Like every year, the month of January is often filled with New Year’s resolutions and the best intentions to better ourselves.
And after a hellish 2020 dominated by stress (eating), Netflix and cancelled gym memberships, many of us are looking to get fit, healthy and ready for our re-entry into the world.
But setting your health goals is the easy part. Sticking to them is another matter entirely.
Nutrition scientist Dr Gilly Hendrie, who leads the research behind CSIRO’s Total Wellbeing Diet, said an important element of sticking to your diet is the ability to identify your underlying motivation.
“If you have that understanding of why you’re on this journey, when times get tough (and they will), you can just remind yourself of that bigger picture, or that underlying reason of why you’re doing it,” Dr Hendrie told The New Daily.
“People sometimes fixate on the end point, as in a number, or just, ‘I want to lose weight’ or, ‘I want to be skinny’ as opposed to why they want to do that or why that’s important to them.”
Discover your drive
Motivators for managing weight are personal and sometimes hard to pinpoint, but can include anything from a desire to regain control, be physically fit, get healthier or better your appearance.
In fact, an analysis of 11,000 of the newest CSIRO Total Wellbeing Diet participants found that 93 per cent listed the desire to “feel good and improve their quality of life” as a main motivator.
The analysis also showed that 36 per cent were motivated by family to manage their weight, while 16 per cent listed a “trigger event”, such as a wedding or a death.
For people classed as obese, receiving a recommendation from a doctor or another person in their lives was six times more likely to be a main motivating factor for weight management.
Dr Hendrie worked with a behavioural scientist to create CSIRO’s Start Strong Diet Quiz, which can help identify a person’s values, and can map out a motivational path to achieving health and wellbeing goals.
“This year people are really going to want to reset and get back on track and take some control over their lives,” Dr Hendrie said.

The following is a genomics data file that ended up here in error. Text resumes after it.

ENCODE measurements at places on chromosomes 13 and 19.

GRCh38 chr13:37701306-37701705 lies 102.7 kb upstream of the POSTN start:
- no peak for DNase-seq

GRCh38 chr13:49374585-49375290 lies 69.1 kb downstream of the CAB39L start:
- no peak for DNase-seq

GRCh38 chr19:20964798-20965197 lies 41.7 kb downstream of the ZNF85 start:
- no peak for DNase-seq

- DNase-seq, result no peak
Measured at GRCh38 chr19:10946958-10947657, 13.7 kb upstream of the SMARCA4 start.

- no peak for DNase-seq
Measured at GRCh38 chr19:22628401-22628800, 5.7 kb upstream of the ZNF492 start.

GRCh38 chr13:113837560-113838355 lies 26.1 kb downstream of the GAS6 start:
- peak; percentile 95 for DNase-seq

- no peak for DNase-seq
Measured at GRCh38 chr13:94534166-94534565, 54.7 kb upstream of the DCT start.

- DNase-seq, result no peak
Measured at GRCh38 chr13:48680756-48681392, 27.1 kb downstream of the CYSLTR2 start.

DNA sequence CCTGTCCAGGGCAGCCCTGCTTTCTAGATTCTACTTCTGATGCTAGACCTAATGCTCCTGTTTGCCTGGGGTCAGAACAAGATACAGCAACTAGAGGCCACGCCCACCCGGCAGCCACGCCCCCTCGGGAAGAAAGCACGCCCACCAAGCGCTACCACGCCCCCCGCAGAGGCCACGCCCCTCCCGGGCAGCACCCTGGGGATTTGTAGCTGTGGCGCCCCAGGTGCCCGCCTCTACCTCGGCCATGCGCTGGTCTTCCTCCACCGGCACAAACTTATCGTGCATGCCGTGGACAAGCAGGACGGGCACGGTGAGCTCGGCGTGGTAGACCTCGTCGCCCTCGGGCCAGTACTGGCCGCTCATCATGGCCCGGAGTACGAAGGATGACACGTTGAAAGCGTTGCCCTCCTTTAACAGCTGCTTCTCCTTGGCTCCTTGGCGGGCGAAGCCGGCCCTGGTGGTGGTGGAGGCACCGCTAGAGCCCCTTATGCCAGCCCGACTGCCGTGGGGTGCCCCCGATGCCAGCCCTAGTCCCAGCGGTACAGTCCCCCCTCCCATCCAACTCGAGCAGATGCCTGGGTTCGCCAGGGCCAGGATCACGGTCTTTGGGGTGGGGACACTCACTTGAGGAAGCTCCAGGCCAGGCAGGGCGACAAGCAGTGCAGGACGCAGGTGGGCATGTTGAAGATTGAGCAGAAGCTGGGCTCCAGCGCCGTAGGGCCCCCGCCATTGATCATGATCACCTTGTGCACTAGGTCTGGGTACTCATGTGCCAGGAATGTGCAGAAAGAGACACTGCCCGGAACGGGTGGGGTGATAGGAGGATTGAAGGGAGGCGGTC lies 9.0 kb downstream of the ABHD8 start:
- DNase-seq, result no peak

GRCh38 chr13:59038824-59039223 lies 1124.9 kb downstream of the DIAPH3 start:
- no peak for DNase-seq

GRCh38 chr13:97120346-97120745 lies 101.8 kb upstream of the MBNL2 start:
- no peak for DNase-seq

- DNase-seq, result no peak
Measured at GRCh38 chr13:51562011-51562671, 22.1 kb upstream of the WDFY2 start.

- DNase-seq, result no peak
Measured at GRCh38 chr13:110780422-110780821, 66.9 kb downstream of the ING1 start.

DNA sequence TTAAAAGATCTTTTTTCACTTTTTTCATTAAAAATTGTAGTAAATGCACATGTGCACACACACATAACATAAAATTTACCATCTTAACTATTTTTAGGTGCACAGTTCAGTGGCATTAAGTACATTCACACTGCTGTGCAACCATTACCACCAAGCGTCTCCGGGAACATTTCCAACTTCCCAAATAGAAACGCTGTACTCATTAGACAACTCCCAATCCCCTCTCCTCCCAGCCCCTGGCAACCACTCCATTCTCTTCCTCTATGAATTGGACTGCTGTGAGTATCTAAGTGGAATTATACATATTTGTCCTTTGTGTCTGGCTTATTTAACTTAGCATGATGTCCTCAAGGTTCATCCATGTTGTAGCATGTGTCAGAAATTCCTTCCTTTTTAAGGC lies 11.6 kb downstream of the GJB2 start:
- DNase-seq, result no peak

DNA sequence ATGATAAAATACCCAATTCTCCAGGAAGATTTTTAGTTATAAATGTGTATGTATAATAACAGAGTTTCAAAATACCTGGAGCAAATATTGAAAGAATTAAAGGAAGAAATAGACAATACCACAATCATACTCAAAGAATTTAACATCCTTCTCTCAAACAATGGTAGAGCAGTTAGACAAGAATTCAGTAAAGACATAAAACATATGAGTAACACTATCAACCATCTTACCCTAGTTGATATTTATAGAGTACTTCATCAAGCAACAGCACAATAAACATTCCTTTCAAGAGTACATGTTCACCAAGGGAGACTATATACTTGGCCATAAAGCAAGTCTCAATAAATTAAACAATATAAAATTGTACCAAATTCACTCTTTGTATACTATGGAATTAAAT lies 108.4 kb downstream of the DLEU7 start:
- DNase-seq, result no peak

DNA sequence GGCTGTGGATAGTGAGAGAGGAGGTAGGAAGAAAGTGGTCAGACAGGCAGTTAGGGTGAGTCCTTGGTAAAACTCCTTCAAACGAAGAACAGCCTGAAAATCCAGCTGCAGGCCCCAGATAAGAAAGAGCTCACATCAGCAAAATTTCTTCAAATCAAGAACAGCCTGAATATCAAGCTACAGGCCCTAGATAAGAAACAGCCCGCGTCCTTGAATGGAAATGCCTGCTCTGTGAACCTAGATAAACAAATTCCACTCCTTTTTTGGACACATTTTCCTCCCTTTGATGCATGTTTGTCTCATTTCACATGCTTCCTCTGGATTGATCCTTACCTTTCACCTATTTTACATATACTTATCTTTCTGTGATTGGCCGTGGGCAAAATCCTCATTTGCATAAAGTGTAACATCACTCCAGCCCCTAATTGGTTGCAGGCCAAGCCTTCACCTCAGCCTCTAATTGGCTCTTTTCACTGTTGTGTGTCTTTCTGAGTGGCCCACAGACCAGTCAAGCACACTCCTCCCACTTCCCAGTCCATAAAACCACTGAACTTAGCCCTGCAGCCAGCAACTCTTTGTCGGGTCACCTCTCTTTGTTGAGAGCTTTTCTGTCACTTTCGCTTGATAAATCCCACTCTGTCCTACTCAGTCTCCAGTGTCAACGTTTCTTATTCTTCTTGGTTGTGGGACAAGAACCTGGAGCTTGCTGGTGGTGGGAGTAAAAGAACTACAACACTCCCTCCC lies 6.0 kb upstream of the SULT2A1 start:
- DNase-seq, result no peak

“We’ve seen that already people are leaning towards digital programs – we’ve seen in the Total Wellbeing Diet there has been a peak in activity amongst members on the closed support group.”
Aside from finding and reminding yourself of your underlying motivation for weight management, there are a number of other tips and tricks to help you stay on track.
Take the pressure off
Expecting your entire lifestyle and behavioural habits to magically change as the clock ticks into 2021 is a recipe for disappointment.
Instead, alleviate yourself of the guilt and pressure you might have placed on yourself, and take things slow.
“It doesn’t have to be the new year, or the first week of January that you make your changes,” Dr Hendrie explained.
“It’s probably taken a good nine months to gain weight over COVID, so give yourself time to lose it.
“People are going to want to reset almost like clicking a switch for 2021, so take the pressure off and set smaller goals, and more realistic goals over the new year.”
Set smaller, specific goals
To ensure your ‘new year, new me’ health objectives aren’t but a distant memory by mid-February, try to avoid overwhelming yourself with unrealistic or vague goals.
Dr Hendrie recommends setting smaller targets that can be measured and achieved easily.
“If you say, ‘I want to lose 20 kilograms this year’, that’s 12 months away – you’re not going to be able to tick things off along the way.
“By setting baby steps that you can build on and being able to achieve something regularly on your journey to this longer-term goal is important.”
Connect with a community
Finding like-minded individuals and people with similar health goals can help keep you driven, focused and accountable.
Sharing your goals and your reasons for wanting to achieve them with friends and family, or finding an online community can be a great source of motivation and positivity when you slip up.
“It’s somebody that just gives you that pep-up when you’re falling off the wagon … so that a bad day or week doesn’t turn into a bad month.”